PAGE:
After the vocational expert interviews you, they carry out a Labor Market Survey, also known as an Earning Power Assessment. This creates a list of jobs somewhat available in your area that fit within the restrictions set by the IME doctor. At least that is what they will say it is. In reality, vocational experts will often assign an injured worker a series of jobs for which they are not suited to try to force them off workers’ compensation benefits.
Regardless of the suitability of the job, you must always do a job interview with any employer specified by the vocational expert.
If the insurance company petitions a workers’ compensation judge to end your benefits, you must show that you have indeed tried to apply for these jobs. This will help the judge determine if the suggested work is suitable for you and available or just an attempt by the insurance company to end benefits.
How Do I Talk to a Vocational Expert?
It is critical that you speak to your lawyer before you interview with any vocational expert. Here are some tips on things that you should say or not say:
1. Do not make conversation or small talk with the expert.
As we stated above, a vocational expert is not your friend or your buddy. They are not there to make sure you receive the best possible outcome. They are there to try to find a way to end your workers’ compensation benefits. So anything you say during the interview, as the police say when they give a Miranda warning, “can and will be used against you.”
2. Do not make reckless statements to the vocational expert.
You must never say something like, “I’m not going to apply for any job that pays less than $20 an hour,” or, “The doctor doesn’t know what she was talking about. I can’t work in any job, so why bother applying.” This is precisely what the vocational expert wants to hear and will report to the insurance company. Then the insurance company will do their best to make it look like you are refusing to cooperate with any effort at vocational rehabilitation. This could bring an end to your benefits. Instead, let the vocational expert know you appreciate their efforts. Share that you will fully comply with any reasonable effort to help you find a suitable job.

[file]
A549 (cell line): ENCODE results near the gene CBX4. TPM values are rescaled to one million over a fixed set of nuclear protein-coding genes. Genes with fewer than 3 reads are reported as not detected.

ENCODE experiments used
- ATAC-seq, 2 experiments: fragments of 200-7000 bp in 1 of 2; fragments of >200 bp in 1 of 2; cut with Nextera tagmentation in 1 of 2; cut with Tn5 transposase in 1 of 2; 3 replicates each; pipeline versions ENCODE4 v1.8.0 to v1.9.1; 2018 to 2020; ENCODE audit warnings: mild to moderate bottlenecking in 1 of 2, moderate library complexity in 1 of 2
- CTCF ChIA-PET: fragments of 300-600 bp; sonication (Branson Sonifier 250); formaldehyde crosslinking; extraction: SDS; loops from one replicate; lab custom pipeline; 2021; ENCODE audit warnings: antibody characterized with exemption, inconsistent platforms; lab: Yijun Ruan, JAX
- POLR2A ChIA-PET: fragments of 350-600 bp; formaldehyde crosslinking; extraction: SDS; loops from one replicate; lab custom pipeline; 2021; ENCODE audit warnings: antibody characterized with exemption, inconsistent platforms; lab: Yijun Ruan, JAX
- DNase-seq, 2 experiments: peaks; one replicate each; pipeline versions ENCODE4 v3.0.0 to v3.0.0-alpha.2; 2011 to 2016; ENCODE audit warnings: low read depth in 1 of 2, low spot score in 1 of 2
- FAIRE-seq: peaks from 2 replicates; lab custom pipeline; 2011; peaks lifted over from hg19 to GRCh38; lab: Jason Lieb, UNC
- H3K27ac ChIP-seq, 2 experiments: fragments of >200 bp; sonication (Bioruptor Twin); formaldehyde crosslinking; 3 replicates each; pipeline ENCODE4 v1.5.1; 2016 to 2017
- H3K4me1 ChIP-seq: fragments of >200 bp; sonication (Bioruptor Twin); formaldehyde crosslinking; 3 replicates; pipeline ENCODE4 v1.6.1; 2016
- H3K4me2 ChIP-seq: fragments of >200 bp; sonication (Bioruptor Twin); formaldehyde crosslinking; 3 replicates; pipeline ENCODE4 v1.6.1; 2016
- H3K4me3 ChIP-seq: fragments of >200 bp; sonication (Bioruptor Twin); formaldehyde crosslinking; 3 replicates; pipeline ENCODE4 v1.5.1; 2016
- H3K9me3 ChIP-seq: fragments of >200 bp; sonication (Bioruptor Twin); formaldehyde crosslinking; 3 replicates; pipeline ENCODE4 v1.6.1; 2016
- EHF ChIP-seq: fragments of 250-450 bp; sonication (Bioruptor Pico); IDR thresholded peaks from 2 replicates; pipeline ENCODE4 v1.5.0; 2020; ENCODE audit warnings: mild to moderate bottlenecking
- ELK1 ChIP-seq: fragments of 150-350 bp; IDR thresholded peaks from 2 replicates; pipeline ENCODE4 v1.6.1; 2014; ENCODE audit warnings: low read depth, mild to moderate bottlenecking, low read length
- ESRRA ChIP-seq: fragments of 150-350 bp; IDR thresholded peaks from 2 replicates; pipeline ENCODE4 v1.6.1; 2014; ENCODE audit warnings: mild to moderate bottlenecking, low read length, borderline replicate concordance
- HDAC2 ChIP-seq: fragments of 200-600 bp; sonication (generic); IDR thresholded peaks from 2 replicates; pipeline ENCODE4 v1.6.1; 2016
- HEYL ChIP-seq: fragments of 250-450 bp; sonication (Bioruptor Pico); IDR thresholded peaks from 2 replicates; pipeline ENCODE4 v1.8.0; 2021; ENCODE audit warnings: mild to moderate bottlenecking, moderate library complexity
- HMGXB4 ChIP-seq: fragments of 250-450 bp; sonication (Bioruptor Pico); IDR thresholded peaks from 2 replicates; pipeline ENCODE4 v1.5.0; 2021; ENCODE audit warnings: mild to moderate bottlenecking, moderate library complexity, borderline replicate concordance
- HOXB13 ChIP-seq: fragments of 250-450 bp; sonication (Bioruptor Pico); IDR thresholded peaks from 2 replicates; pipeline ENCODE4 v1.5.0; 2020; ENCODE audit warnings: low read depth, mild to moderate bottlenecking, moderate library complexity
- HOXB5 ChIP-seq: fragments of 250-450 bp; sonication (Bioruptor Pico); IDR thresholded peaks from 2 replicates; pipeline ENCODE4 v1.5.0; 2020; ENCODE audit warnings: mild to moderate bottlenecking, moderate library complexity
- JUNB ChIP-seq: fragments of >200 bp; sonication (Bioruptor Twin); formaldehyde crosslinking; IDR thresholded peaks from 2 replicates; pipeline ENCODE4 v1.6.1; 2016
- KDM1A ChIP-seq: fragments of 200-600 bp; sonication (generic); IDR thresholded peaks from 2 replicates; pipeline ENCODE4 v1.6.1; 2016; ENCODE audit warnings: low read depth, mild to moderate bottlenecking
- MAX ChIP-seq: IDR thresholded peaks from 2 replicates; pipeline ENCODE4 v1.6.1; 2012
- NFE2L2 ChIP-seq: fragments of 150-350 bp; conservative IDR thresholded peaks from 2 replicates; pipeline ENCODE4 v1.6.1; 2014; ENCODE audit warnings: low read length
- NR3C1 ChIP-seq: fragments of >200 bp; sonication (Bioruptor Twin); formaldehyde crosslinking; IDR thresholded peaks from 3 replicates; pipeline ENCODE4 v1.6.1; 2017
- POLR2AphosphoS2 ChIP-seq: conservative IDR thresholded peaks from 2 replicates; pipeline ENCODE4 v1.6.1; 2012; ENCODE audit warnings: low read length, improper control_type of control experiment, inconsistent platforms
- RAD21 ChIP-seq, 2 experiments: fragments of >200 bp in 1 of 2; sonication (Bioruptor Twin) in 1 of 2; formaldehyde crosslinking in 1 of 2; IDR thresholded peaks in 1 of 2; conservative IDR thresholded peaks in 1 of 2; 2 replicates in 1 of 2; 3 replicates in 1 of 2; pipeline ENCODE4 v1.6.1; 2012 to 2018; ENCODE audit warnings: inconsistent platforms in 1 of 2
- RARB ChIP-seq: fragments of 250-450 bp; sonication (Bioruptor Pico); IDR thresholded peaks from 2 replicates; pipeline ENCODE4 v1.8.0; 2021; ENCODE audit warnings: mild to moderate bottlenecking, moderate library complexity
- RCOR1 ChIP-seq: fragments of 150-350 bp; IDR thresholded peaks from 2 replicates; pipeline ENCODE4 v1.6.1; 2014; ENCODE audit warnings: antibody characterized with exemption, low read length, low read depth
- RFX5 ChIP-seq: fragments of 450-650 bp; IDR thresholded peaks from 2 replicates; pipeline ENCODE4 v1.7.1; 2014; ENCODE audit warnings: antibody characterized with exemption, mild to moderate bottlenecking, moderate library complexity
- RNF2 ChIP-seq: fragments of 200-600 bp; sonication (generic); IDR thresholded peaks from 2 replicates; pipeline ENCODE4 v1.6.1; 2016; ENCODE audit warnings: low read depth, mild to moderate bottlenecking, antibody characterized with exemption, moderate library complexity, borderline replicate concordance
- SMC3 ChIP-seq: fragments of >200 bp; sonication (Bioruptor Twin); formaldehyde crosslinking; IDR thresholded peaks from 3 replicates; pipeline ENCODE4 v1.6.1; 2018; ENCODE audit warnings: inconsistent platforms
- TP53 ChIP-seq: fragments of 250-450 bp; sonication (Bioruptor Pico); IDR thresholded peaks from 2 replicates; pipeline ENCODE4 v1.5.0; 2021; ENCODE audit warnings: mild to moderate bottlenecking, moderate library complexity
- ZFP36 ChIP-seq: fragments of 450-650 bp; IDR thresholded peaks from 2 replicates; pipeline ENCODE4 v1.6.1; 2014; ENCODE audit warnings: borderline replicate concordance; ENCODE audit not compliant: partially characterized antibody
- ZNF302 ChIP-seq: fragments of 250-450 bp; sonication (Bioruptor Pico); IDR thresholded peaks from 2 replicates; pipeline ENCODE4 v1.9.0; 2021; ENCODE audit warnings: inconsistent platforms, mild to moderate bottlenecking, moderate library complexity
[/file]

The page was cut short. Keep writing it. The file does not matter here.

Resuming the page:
3. Don’t be an optimist.
This is the other side of the coin from the point above. Vocational experts will do their very best to convince you to state that you feel good enough to work just about anywhere or do just about anything. They will do this even if they know, and you know, that this is not the truth. Again, the vocational expert will take the statement to the insurance company, who will then use it against you in any hearing about terminating your benefits.
Always tell the truth. If you think you can do a particular job, you should say so. But if you know you are hurt and are incapable of certain kinds of employment, then speak up about that too. Do not overestimate your abilities.
4. Do not let the vocational expert talk you into starting your own business.
It may have always been your dream to one day start your own business. Many Americans share that dream. But if you are injured and are receiving workers’ compensation benefits, now is not the time to start. The failure rate for people in the best of health is very high. The vocational expert will try to coax out an interest of yours. If you state that one day you would like to open your own bicycle repair shop, they will jump on this and use it as a reason to say that this is what you should do.
Remember point number one. Do not make small conversation with a vocational expert because they are not there to help you.
Is There Anything Else I Should Know About Doing an Interview With a Vocational Expert?
Aside from the tips mentioned above about how to talk to a vocational expert, there are several other vital points that you should always keep in mind.
1. Return to work as soon as possible.
This may seem counterproductive to some of the points we made above, but if you are able, it is crucial you return to work as soon as you can. This will enable you to earn additional income and help you achieve a better image of yourself. Returning to work takes the vocational expert out of play, which means they cannot force you to apply for jobs that you do not want or cannot do.